Nikon D7200 Review
Pros And Cons Of The Nikon D7200
- Robust, conveniently shaped housing
- Large buffer for long-lasting image series
- Superior features including WiFi
- Best image quality in its class
- Somewhat confusing menu and partly cumbersome operation
- Video mode 50p/60p only with 1,3x-Crop
- The display is still rigidly mounted
- Untimely slow autofocus in Live View mode
Under the pronounced handle, thanks to which the Nikon D7200 fits perfectly in the hand, the NFC and WLAN antennas are concealed, allowing wireless remote control of the Nikon D7200
Nikon has left the Nikon D7200 at a resolution of 24 megapixels on an APS-C sensor, but the faster Expeed 4 image processor and the enlarged buffer memory ensure a longer-lasting image series without interruption.
Ergonomics and Workmanship
Compared to its predecessor, the Nikon D7200’s video functions have changed very little. Most important innovation: The Nikon D7200 films with up to 60 full frames per second, with the D7100 the frame rate was still limited to 60i.
However, the frame rates 60p and 50p are only available if the image field 1.3x (18 x 12) is selected – the camera then uses even less of the sensor area than would be necessary anyway for trimming from 3:2 to 16:9.
During spontaneous video snapshots, the lame autofocus interfered with the practical test. Not only does it track the sharpness very leisurely as it swings from near to far – in many cases there was also a clear, albeit short, sharpening pump. In addition, in a quiet environment, focus noise and the noise of the optical image stabilizer can be heard on the audio track.
A new addition to the Nikon D7200 is wireless data transmission via WiFi to a smartphone or tablet on which the Nikon “Wireless Mobile Utility” app (available free of charge for Android and iOS) is installed. However, their scope of functions has so far been modest.
Essentially, it is limited to downloading images from the Nikon D7200 to the smart device and simply triggering the camera with live image transmission.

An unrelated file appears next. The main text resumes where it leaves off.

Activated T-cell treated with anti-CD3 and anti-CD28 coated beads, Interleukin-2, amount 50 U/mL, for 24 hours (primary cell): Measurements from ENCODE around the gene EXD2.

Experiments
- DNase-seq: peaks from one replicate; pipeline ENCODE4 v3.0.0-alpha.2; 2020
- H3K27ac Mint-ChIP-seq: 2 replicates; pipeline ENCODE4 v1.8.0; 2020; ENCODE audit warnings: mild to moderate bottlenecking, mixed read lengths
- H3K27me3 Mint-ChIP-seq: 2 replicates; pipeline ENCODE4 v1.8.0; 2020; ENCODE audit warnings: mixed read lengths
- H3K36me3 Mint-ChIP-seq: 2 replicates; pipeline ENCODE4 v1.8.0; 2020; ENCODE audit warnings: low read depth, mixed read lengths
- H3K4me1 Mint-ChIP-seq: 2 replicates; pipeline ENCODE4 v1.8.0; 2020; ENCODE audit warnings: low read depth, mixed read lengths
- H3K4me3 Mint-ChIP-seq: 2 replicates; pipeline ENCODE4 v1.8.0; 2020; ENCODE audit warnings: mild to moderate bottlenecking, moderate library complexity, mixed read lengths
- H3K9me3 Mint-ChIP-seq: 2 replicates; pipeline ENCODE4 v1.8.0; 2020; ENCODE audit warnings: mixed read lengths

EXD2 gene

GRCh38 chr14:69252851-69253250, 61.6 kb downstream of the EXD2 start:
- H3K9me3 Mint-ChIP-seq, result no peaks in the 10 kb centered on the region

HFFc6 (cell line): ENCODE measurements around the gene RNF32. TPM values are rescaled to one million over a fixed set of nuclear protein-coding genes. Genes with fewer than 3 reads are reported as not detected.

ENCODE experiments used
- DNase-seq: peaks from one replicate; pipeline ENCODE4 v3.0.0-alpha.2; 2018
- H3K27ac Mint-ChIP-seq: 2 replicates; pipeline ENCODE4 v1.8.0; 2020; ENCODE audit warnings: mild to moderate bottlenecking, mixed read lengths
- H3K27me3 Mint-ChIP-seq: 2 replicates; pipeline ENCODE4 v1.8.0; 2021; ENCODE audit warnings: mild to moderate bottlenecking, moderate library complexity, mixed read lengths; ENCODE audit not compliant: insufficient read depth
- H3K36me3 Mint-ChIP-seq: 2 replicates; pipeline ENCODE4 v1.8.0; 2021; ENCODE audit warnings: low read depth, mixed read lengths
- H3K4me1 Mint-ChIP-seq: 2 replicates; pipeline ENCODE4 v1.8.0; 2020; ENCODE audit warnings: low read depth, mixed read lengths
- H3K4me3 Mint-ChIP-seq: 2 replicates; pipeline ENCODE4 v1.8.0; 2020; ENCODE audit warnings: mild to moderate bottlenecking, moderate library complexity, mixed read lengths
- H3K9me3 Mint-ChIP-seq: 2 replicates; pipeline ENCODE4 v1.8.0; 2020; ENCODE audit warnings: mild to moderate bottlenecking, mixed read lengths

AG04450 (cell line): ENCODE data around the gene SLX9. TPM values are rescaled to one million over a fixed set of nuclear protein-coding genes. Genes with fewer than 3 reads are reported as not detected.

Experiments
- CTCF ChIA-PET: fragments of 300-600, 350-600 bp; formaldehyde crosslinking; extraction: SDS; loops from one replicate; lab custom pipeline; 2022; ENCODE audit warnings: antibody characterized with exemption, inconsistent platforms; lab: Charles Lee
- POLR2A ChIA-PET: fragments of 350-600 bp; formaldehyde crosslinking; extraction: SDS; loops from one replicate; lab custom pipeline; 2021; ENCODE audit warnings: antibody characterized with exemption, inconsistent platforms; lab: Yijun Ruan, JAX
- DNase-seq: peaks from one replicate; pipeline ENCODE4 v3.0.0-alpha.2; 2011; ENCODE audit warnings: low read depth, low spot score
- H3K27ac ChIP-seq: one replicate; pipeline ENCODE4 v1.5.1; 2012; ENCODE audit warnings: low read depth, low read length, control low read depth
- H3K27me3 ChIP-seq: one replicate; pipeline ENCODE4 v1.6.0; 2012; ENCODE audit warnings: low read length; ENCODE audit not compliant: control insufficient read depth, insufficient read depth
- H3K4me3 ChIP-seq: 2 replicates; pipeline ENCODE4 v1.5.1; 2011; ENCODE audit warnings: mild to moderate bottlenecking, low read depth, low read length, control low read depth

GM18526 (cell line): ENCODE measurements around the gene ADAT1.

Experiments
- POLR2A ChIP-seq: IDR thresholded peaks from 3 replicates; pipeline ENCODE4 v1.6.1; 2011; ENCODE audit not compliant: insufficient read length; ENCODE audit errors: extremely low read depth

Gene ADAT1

At the first sight of the Nikon D7200, you might think Nikon would come up with nothing new.
The housing is shaped like ever, like a classic DSL vine. The exterior of the Nikon D7200 hardly differs from the two predecessor models. Why should I buy it? After all, their ergonomics have always been convincing and it does not look that there is any improvement on that side.
But Nikon recently showed that good things can be made even better with the D750. Here the strongly shaped handle was pulled even further forward and slimmer, which gives
the camera a bit more grip.
On the other hand, this design trick is not absolutely necessary with the Nikon D7200. On the D750 it serves to make the case smaller, but the Nikon D7200 is also smaller than its full-format sister without a re-design: it measures 136 x 106 x 76 mm and is therefore quite slim for a full-fledged DSLR.
The Nikon D7200 with a weight of approximately 750 grams (ready for use with battery and memory card, but without lens) remains quite portable, especially as the camera fits really well in the hand.
To keep the Nikon D7200 reasonably light, its case is made of a high-quality magnesium alloy. This material not only has a low specific weight, it is also very resistant. And so the camera looks extremely solid.
In addition, it is sealed against dust and splash water. Nikon is happy to see that the interfaces on the left side of the camera are protected by fiddly closing rubber flaps – at least this solution is tight. On the right side, Nikon has placed the slots for two SD memory cards under a solidly closing flap.
The memory card slots offer a variety of options. So the second memory card can be set up as a backup or simply used to expand the memory. The D7100 also allows you to save raw files to one memory card while the other accepts its JPEG counterpart. Or you can store photos on a memory card, which stores other movies.
No surprise is offered by the underside of the Nikon D7200. The battery is pushed into the handle from below and provides energy for a good 1,100 shots (measured according to the CIPA standard) and thus has around ten percent more range than the D7100.
The tripod thread is located in the optical axis and far enough away from the battery bay, so the energy dispenser can be replaced even when the quick-release plate is attached, if it is not too large.
What’s less nice is that Nikon closes the interface for the optional MB-D15 multifunction handle with a disdainful gum meippel. This is not only very fiddly, the rubber cover can also get lost easily. What is practical, however, is that the MB-D15 can alternatively be equipped with mignon batteries
Looking through the viewfinder of the Nikon D7200, it’s a pleasure to see . The viewfinder image is clear and bright, a merit of the elaborate pentaprism construction as well as the BriteView adjustment disc. If desired, a fine grid can be faded into the viewfinder image, the exposure balance shows at the touch of a button whether the camera is exactly aligned in the horizontal.
The exit pupil, at 19.5 millimetres, is quite close to the eye, so spectacle wearers quickly find it difficult to capture the entire viewfinder image. Those who want to do without their glasses when looking through the viewfinder would be happy about the diopter correction. However, this has only a small control range of -2 to +1 dioptres, and its adjustment wheel also turns rather awkwardly.